Non-Estrogen Therapy Helps in Treatment of Common Menopause Symptoms

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There are 42 million postmenopausal women in the United States. It is estimated that 45-75 percent suffer from menopause symptoms like vulvovaginal atrophy (VVA). QuatRx Pharmaceuticals, a privately-held biopharmaceutical company in Ann Arbor, Michigan, has announced positive results from their second pivotal Phase 3 clinical study for Ophena™ (ospemifene tablets), an investigational therapy in development for the treatment of postmenopausal vaginal atrophy.

The results show that treatment of common menopause symptoms with Ophena™ has a positive impact in four key areas among women who report that they experience sexual pain as a result of vaginal atrophy.

In the study, women treated with Ophena™ reported less pain during intercourse. They also showed improvements in several clinical measures including a decrease in parabasal cells and an increase in superficial cells from vaginal smear, as well as a decrease in vaginal pH levels.

Based on these positive results, QuatRx is planning to file a New Drug Application (NDA) for Ophena with the U.S. Food and Drug Administration (FDA) in early 2010.

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“These findings provide extensive additional evidence indicating the potential of Ophena™ to be a first- in – class non-estrogen drug for the treatment of vaginal atrophy,” said Robert L. Zerbe, M.D., Chief Executive Officer of QuatRx. “We are working aggressively to move forward with our NDA submission and to bring this promising treatment option to the millions of women affected by vaginal atrophy who want an alternative to estrogen therapy.”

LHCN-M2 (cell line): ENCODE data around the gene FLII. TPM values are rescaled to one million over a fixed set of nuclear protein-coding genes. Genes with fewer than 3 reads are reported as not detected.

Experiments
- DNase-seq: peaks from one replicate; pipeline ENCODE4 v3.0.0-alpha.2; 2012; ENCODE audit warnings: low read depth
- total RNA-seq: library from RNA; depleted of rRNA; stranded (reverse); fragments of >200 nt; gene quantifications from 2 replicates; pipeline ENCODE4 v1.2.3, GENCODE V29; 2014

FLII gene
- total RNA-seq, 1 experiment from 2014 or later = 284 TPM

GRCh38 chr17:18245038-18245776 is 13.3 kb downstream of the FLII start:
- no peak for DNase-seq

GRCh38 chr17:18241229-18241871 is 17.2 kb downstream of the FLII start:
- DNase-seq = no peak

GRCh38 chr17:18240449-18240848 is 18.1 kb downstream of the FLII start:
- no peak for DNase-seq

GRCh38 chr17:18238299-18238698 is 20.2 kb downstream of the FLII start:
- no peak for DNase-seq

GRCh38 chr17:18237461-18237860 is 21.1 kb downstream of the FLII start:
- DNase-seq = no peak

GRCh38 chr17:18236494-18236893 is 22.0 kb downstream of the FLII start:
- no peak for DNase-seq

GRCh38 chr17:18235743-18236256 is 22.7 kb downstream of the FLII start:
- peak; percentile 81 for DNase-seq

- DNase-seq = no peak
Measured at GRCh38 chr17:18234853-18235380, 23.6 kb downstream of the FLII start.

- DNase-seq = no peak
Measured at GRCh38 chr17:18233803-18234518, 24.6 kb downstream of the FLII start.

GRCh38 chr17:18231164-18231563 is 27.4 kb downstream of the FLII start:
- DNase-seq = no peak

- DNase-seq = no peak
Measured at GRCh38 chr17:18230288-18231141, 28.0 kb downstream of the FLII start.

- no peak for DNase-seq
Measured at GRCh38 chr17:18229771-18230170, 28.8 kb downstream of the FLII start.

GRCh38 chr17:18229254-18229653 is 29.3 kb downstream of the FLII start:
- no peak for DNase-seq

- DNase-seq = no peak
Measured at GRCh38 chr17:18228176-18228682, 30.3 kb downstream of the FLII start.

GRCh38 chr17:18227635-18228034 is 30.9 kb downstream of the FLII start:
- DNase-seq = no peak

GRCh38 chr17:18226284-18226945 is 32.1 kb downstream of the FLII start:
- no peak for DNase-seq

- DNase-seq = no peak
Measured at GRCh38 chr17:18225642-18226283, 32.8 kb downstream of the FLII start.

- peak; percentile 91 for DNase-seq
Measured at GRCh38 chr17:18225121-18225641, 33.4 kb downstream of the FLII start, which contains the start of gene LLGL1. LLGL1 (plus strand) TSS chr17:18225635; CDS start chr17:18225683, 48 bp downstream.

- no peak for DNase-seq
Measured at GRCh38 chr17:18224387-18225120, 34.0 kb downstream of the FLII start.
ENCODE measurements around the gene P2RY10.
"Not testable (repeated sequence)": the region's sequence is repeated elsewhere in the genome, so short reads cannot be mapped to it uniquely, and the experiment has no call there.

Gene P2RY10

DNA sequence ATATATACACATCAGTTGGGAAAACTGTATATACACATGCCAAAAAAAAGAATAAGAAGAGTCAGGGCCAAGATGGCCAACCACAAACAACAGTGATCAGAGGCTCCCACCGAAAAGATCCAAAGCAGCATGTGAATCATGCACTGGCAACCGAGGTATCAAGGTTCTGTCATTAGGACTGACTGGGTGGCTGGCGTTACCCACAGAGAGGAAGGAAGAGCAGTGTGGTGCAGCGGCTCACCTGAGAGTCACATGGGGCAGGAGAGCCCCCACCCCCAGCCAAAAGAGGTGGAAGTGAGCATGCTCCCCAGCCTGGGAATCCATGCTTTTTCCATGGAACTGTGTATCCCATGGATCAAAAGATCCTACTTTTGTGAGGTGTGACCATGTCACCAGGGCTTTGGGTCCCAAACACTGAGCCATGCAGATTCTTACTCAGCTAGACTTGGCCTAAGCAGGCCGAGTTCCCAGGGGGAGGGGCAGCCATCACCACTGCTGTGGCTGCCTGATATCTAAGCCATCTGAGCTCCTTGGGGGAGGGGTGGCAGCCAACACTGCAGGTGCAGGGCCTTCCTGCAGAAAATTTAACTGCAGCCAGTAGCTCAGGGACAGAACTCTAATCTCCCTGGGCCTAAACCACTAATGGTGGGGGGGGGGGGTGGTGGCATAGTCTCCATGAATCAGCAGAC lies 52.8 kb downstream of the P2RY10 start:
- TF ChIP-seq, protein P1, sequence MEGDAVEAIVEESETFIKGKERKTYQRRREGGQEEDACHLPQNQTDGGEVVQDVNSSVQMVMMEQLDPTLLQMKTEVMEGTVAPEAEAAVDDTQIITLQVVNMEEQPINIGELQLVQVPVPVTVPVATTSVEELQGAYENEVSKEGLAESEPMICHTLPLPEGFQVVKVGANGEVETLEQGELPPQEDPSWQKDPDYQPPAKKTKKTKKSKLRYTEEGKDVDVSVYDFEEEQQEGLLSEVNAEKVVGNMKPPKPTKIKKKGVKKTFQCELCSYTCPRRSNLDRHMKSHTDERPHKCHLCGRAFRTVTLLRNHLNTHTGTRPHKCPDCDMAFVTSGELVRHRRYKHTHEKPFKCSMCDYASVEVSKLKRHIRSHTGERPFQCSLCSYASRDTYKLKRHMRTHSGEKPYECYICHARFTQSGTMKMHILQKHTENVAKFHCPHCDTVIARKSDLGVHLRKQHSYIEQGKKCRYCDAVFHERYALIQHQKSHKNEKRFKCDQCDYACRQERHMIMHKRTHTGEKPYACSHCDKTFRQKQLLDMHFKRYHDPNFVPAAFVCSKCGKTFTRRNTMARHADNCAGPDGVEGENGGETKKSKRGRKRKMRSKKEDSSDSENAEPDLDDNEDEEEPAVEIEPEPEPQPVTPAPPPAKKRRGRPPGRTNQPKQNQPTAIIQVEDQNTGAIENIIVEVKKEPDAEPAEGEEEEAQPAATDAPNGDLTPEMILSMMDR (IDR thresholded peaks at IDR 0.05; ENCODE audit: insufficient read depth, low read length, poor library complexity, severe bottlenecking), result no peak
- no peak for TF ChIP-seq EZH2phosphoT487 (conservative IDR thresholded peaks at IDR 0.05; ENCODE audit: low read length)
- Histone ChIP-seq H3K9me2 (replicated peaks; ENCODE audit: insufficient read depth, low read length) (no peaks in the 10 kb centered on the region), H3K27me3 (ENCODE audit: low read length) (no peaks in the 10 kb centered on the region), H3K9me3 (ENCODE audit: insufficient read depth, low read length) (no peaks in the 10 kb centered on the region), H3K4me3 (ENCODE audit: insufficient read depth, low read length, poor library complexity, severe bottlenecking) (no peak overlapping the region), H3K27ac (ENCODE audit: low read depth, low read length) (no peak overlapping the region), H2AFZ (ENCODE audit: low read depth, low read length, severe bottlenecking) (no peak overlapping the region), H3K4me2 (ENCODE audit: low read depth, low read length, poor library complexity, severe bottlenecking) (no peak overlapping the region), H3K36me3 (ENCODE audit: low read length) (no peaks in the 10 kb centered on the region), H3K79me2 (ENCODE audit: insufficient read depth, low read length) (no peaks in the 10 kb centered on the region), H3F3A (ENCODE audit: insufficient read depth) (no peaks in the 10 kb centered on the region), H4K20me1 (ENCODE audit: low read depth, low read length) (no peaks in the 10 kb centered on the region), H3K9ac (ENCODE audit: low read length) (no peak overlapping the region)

Postmenopausal VVA is a chronic and progressive condition characterized by symptoms including vaginal dryness, irritation and pain or bleeding during sexual intercourse. Current prescription treatments approved for this condition all contain estrogen, administered either orally or locally in the vagina. Ophena™ belongs to a class of drugs known as selective estrogen receptor modulators (SERMs). SERMs that are currently approved and marketed in the U.S. have not been shown to have beneficial effects on vaginal tissue, and none is approved for use in treating vaginal atrophy symptoms.

The second Phase 3 clinical trial for Ophena™ included 919 women with vulvovaginal atrophy who were treated at 116 participating sites in the United States. In the 12-week placebo controlled trial a cohort of 605 women who identified sexual pain as their most bothersome symptom were studied. The results showed highly significant changes within 12 weeks as compared to placebo. All women were supplied with non-hormonal vaginal lubricant to be used as needed during the treatment period and the study results demonstrated efficacy above and beyond this lubricant usage.

The company also recently completed a long term safety program for Ophena™. Data from the long term safety studies show that daily doses of 60 mg of Ophena™ are well-tolerated with most treatment-emergent adverse events being mild or moderate in severity. Overall, the safety profile of Ophena™ compares favorably to estrogen treatment, which remains the only class of drugs available for this menopausal symptom.

Written by Lynn Granito
Berry & Company Public Relations

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Comments

This medicine sounds promising.